Cooked home-made playdough, for those In The Know, is far superior to any other kind.  The usual kind with flour, cream of tartar and oil is great, but we tried this one so there would be enough flour left for the pies. 

6 year old’s verdict?  It was…

The Best Ever Playdough Ever

  • 1 cup baking soda
  • 1/2 cup corn starch
  • 3/4 cup water
  • Food coloring (optional)
  • Measure the baking soda and corn starch into a small sauce pan.  Scrunch your fingers through it to break up the lumps (fun!)  Add water, and cook over medium heat, stirring constantly.  As soon as the mixture gathers together (just starts to look like mashed potatoes), remove from the heat and let cool a little.  Child can then knead it into a smooth playdough, then divide into portions if desired to knead in some food coloring.  Store playdough in ziplock bags.

    Note: Don’t over cook this playdough or it will crumble when you use it.

Butternut squash gnocchi for the impoverished & unemployed

October 09, 2008 By: almostgotit Category: Uncategorized, butternut squash, butternut squash gnocchi recipe, butternut squash recipes, gnocchi, mushroom sauce, recipe, recipes, squash recipes 6 Comments →

Well, I guess the good news is I’m feeling a lot less lonely in my semi-employment these days.

Even better news is that I’m cooking at home more.  Hell, I even marinated something earlier in the week. 

Plus also, I made real live gnocchi totally from scratch!

My sister sent me this wonderfully autumnal recipe she adapted from Sunset Magazine (that’s Southern Living for Northwesterners, yo) and it is just as easy and tasty as she said it is. 

Nor could anyone in my family detect any nasty squishy squash component in these, only delightful, noodley-gnocchi-ness.

Butternut squash are not only very healthy — lots of vitamins and fiber – but also dirt cheap. Next year, I might even try growing some in my whiskey-barrel garden.

Butternut Squash Gnocchi

Serves 8 as a side dish, 4 as an entrée.

  • 1 butternut squash (2 lbs)
  • 1/2 tsp salt
  • 1/4 tsp each ground white pepper (we used black) and nutmeg
  • 3 to 3 1/2 cups flour
  • 3 tbsp butter, melted
  • 1/2 cup shredded parmesan cheese or other hard cheese such as asiago.
  • fresh black pepper

1.  With a fork or sharp knife, poke holes all over squash; microwave on high 10 minutes.  Let sit until cool enough to handle.  Halve squash and scoop out seeds.  Flesh should be tender when scraped with a fork.  If it isn’t, microwave on high (cut side down) in 1 minute intervals until tender.  Let sit until cool enough to handle.  Scrape out flesh and mash until smooth.

2.  In large bowl, combine 2 cups squash, 1/2 tsp salt, white pepper, and nutmeg.  Stir in flour, 1 cup at a time, until a dough forms  (it will pull away from side of bowl).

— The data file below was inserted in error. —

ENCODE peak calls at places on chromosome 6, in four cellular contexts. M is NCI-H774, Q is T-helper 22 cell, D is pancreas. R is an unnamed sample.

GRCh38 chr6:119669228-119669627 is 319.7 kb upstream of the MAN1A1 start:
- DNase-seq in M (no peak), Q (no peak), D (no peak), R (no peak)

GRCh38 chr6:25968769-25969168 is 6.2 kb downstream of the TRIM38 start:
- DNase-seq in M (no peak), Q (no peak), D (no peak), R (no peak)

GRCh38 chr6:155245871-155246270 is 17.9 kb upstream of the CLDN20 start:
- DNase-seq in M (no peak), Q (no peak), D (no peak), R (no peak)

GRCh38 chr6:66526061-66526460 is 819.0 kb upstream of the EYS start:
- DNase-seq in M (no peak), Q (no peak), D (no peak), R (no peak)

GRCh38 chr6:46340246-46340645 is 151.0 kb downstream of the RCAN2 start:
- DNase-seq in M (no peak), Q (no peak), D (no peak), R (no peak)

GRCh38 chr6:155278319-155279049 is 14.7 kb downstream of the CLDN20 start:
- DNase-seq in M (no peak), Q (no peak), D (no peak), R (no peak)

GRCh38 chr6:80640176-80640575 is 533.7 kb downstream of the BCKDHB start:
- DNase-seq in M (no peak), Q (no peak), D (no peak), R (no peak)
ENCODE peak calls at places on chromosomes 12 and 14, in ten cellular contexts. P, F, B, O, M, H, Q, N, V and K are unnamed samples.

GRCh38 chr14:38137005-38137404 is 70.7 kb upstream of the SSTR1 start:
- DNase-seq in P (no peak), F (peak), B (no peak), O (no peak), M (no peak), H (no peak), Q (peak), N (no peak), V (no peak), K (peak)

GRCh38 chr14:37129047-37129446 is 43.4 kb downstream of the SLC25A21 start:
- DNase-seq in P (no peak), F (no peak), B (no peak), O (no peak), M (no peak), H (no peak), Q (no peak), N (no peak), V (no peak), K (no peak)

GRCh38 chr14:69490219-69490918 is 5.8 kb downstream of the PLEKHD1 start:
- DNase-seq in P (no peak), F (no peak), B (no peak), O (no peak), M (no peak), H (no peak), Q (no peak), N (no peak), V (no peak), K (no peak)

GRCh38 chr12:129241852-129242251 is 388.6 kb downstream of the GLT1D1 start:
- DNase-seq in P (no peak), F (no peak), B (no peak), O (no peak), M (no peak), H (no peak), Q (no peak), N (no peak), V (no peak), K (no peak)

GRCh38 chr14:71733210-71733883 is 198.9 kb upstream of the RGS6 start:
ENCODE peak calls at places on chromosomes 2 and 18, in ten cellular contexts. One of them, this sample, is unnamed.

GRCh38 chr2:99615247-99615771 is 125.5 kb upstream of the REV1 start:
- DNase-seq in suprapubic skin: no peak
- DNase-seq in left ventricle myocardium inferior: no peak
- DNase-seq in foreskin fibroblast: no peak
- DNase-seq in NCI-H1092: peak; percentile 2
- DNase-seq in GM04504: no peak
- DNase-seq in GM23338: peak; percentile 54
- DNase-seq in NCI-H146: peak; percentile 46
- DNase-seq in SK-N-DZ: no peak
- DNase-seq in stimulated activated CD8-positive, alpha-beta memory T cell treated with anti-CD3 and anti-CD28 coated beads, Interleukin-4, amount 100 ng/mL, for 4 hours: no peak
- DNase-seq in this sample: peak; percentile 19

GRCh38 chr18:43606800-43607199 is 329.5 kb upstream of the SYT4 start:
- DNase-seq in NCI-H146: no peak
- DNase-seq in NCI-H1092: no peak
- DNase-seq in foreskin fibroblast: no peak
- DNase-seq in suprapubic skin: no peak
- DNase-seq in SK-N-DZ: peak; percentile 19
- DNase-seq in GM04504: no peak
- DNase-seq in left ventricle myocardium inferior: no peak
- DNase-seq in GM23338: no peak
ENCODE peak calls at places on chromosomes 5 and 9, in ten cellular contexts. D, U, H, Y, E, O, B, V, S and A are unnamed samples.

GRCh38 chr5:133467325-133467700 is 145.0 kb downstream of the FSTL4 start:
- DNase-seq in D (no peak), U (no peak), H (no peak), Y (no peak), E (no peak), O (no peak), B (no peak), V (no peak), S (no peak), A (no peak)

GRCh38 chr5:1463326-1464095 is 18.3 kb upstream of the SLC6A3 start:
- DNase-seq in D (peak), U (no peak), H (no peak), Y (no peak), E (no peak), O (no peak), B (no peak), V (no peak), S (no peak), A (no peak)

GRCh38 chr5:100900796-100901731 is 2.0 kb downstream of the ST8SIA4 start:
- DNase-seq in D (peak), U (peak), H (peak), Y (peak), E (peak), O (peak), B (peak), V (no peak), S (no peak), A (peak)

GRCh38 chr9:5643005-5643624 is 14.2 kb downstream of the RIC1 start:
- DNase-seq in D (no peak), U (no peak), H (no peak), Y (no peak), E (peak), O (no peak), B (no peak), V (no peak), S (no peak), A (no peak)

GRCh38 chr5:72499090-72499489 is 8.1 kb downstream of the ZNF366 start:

3.  Turn dough out on a generously-floured surface.  Knead dough 10 or 12 times.

4.  Divide dough in half and cover 1 batch with plastic wrap.  On floured surface, roll other batch into a 3/4 inch thick rope and cut into 1/2 inch long pieces.  Put pieces on a floured baking sheet and set aside.  Repeat with remaining dough. 

5.  Bring large pot of salted water to a boil.  Boil gnocchi until they rise to surface, about 4 minutes.  Cook 30 seconds longer and then lift out with slotted spoon.  Gently toss with melted butter and cheese!

286 calories, 21% from fat, 9 grams of protein, 3 grams of fiber.
 
I doubled the recipe and froze some: I put them on two floured cookie sheets as I sliced them and put the extra  cookie sheet in the freezer.  Once the gnocchi were frozen, I transferred them to a ziplock bag.

Serving Suggestions and Variations:

  • Butternut squash loves pepper, onions and butter.  Try adding some minced garlic to the gnocchi dough, or toss with sautéed sweet onions along with the butter and cheese.
  • Gnocchi also goes well with marinara sauce, or pesto.
  • Borrowing some ideas from epicurious.com’s recipe for Butternut Squash Gnocchi with Duck Confit and Swiss Chard, I plan to serve my frozen batch of gnocchi tossed with quickly stir-fried swiss chard, chopped chicken, and onions. Plus also garlic, because I *love* garlic.
  • How about serving squash gnocchi with this mushroom sauce for gnocchi, also from epicurious.com?  This recipe suggests the gnocchi be made ahead (including the boiling part) and then heated through in the sauce.  Maybe I should have cooked mine before freezing it?

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Cross-posted at Blogher.com